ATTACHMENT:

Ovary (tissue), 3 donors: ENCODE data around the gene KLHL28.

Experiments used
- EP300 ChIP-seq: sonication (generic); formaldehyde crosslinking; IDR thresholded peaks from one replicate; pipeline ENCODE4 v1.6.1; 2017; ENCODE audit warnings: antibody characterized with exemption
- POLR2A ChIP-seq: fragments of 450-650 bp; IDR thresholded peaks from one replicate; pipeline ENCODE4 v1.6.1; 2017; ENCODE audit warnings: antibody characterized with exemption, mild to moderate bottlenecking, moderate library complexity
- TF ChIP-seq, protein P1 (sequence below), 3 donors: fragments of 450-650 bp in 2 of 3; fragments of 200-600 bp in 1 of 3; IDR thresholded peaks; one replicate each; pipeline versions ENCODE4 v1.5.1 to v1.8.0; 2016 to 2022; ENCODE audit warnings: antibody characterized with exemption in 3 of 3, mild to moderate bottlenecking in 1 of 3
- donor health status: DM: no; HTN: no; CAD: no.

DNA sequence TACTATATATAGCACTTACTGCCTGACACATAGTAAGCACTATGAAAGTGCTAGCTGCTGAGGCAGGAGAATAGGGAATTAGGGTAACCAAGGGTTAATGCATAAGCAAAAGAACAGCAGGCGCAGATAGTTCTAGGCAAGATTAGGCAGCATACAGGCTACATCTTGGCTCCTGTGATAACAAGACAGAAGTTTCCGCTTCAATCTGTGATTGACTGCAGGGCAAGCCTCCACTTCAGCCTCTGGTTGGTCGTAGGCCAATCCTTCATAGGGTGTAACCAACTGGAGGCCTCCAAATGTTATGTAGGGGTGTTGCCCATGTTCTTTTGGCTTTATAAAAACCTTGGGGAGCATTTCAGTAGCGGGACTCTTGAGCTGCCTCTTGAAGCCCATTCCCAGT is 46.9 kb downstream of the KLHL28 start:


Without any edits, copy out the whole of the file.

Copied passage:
Ovary (tissue), 3 donors: ENCODE data around the gene KLHL28.

Experiments used
- EP300 ChIP-seq: sonication (generic); formaldehyde crosslinking; IDR thresholded peaks from one replicate; pipeline ENCODE4 v1.6.1; 2017; ENCODE audit warnings: antibody characterized with exemption
- POLR2A ChIP-seq: fragments of 450-650 bp; IDR thresholded peaks from one replicate; pipeline ENCODE4 v1.6.1; 2017; ENCODE audit warnings: antibody characterized with exemption, mild to moderate bottlenecking, moderate library complexity
- TF ChIP-seq, protein P1 (sequence below), 3 donors: fragments of 450-650 bp in 2 of 3; fragments of 200-600 bp in 1 of 3; IDR thresholded peaks; one replicate each; pipeline versions ENCODE4 v1.5.1 to v1.8.0; 2016 to 2022; ENCODE audit warnings: antibody characterized with exemption in 3 of 3, mild to moderate bottlenecking in 1 of 3
- donor health status: DM: no; HTN: no; CAD: no.

DNA sequence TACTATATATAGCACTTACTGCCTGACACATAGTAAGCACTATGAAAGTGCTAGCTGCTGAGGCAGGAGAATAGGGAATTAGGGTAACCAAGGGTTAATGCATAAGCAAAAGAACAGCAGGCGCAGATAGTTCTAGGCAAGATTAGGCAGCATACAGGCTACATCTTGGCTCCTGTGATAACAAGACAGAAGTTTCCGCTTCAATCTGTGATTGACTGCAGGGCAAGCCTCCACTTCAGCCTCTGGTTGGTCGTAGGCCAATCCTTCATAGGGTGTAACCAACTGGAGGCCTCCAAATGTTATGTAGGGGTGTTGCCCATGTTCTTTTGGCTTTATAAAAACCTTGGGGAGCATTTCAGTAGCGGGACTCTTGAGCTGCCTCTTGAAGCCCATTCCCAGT is 46.9 kb downstream of the KLHL28 start: